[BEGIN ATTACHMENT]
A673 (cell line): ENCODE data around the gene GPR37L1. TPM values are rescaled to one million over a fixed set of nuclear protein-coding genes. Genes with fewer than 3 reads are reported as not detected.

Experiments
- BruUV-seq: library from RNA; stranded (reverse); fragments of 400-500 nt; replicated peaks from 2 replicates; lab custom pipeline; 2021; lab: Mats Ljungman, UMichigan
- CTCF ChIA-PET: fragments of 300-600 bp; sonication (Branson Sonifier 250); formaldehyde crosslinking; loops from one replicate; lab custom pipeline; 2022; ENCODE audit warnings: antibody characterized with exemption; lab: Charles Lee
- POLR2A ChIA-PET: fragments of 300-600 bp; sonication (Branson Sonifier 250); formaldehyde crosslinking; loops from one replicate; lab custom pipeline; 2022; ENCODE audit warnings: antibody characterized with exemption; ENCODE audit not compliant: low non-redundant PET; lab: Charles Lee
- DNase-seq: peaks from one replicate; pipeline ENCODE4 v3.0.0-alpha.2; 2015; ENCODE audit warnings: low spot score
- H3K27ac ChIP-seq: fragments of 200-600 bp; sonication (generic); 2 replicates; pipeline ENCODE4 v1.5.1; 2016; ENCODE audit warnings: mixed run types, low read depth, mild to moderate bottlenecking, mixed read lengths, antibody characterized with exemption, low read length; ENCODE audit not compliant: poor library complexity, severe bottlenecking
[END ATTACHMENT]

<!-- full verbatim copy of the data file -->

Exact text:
A673 (cell line): ENCODE data around the gene GPR37L1. TPM values are rescaled to one million over a fixed set of nuclear protein-coding genes. Genes with fewer than 3 reads are reported as not detected.

Experiments
- BruUV-seq: library from RNA; stranded (reverse); fragments of 400-500 nt; replicated peaks from 2 replicates; lab custom pipeline; 2021; lab: Mats Ljungman, UMichigan
- CTCF ChIA-PET: fragments of 300-600 bp; sonication (Branson Sonifier 250); formaldehyde crosslinking; loops from one replicate; lab custom pipeline; 2022; ENCODE audit warnings: antibody characterized with exemption; lab: Charles Lee
- POLR2A ChIA-PET: fragments of 300-600 bp; sonication (Branson Sonifier 250); formaldehyde crosslinking; loops from one replicate; lab custom pipeline; 2022; ENCODE audit warnings: antibody characterized with exemption; ENCODE audit not compliant: low non-redundant PET; lab: Charles Lee
- DNase-seq: peaks from one replicate; pipeline ENCODE4 v3.0.0-alpha.2; 2015; ENCODE audit warnings: low spot score
- H3K27ac ChIP-seq: fragments of 200-600 bp; sonication (generic); 2 replicates; pipeline ENCODE4 v1.5.1; 2016; ENCODE audit warnings: mixed run types, low read depth, mild to moderate bottlenecking, mixed read lengths, antibody characterized with exemption, low read length; ENCODE audit not compliant: poor library complexity, severe bottlenecking